Everyone in your organization has a role to play in keeping sensitive data safe and secure. You train your staff on the basics like not giving out information to unknown people over the phone, to destroy anything with a Social Security number on it, to guard against any personally identifiable information (PII) getting out of your control and into the hands of the wrong people.
When it comes to our software and computer systems, we have to often rely on technical experts who may not know what are best practices for controlling access to data on an ongoing and ever-changing basis. This makes the prospect of using a third party to
Most vendors do their very best to control access to your data, both in their data centers and through the software interface. However, not all vendors know what it takes to protect your data, and by extension, your clients. Vendors must do more than just have a secure datacenter with limited physical access to computers and network equipment. Here are some questions you should ask your vendor before you hand your data over to them.
- How do you track and audit employee access to data on internal server and databases?
- What is the level of encryption used to transmit and store data?
- How are backups stored? Where are backups stored? Are backups encrypted?
- How do you track and revoke employee encryption keys for backups and database servers?
- How often do you rotate keys and passwords?
It would be very difficult to know whether the answers they give you are accurate unless you do costly and time-consuming audits. We recommend you have a data expert with you for initial consultations or when considering software of this kind.
Roles & Permissions
Very often, in off-the-shelf packages, the security features are set at the time of the initial software design. If security isn’t the first concern of the original designers, adding more security later can be very costly and prone to errors. This increases the risk that a bug or feature update will leak information to the wrong person at the wrong time.
Even if security is a primary concern of the designer, roles and their assigned permissions are often structured and unchanging which may require you to give too much or too little access to your staff and volunteers. Any permission given that isn’t needed is a security risk. All too often, vendors ask you to choose the closest fit for your staff roles. As time goes on, administrators forget who has actual access to what. This can compromise program effectiveness and open your organization up to serious legal and ethical risk.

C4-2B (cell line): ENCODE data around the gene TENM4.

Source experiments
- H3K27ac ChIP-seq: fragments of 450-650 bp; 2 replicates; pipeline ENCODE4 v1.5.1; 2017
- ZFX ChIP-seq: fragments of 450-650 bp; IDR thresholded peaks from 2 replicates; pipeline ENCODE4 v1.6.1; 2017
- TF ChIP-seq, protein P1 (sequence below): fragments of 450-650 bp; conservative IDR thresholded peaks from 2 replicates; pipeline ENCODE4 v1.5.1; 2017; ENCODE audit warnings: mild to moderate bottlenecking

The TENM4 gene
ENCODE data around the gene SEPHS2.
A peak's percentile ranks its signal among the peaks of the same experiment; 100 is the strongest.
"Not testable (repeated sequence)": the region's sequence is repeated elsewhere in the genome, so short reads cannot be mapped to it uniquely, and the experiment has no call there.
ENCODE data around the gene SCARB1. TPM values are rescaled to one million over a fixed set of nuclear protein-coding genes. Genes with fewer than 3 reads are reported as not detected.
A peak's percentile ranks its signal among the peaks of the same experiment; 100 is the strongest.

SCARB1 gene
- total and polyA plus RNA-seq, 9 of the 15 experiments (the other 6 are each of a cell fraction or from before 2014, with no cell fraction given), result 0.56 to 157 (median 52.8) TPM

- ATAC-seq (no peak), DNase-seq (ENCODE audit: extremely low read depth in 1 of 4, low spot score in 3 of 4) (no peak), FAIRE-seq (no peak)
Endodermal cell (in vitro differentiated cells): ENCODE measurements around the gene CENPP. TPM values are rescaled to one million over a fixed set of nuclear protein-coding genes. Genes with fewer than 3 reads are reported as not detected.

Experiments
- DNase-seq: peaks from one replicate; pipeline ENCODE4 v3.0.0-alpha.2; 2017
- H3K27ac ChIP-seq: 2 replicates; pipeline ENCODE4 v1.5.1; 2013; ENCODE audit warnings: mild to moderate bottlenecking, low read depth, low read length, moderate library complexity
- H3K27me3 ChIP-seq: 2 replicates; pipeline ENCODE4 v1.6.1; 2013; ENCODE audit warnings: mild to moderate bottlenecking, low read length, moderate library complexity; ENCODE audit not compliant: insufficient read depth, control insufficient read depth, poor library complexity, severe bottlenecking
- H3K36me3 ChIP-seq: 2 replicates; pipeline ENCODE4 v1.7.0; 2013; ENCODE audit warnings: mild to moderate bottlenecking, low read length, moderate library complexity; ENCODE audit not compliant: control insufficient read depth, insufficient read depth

We built Seeladora to be secure and flexible from day one. You can create any role you want, assign and unassign permissions and even revoke entire roles – any time you need to. In addition, we give you further transactional control over case files by letting you define a closed list of people that can access certain cases regardless of their role or permissions. You can quickly see which users have what role and know exactly what is at risk and whether you need to make changes. Exiting staff or intermittent volunteers can be removed from their roles with one click. No more heartache, no more worry.
Automated Audit Trails
Don’t rely on people to report when they access a case file. Even the most conscientious staff member will forget that they looked at a file and fail to record it in the case notes or audit log. If you have to go to court to prove that your organization didn’t leak sensitive information, could you be confident that you’ve interviewed everyone who accessed the case file to determine who might have intentionally or unintentionally leaked data? Less drastically, if your client is upset and arguing over promises made by staff or volunteers, could you confidently identify who that person might have been so you could get clarification and resolve the client’s anxiety?
It’s not enough that you have automated audit trails. If nobody knows when someone accesses a file or makes a potential change to case files, the problem may languish for months or years and then only be found out when the damage has already been done. Seeladora automatically tracks every access and logs every change to a case file. Case managers and administrators get notifications on their dashboard of changes made to their cases so that any potential breach is immediately known and can be mitigated as soon as possible to reduce risk and increase confidence in the security of your case files.
Though the risk of your data is quite high, the options you have for controlling access and mitigating risk are plenty. Be sure to ask your vendor how they protect your client data, how flexible their security features are to make sure you only give access to those who need it and what they do to inform you of potential risks before the damage is done.
Be mindful of the value of your data. Think about who you want to give access to your data. Review your roles and their permissions often. Have an established security policy. Stick to it and make sure your vendor helps you reduce risk.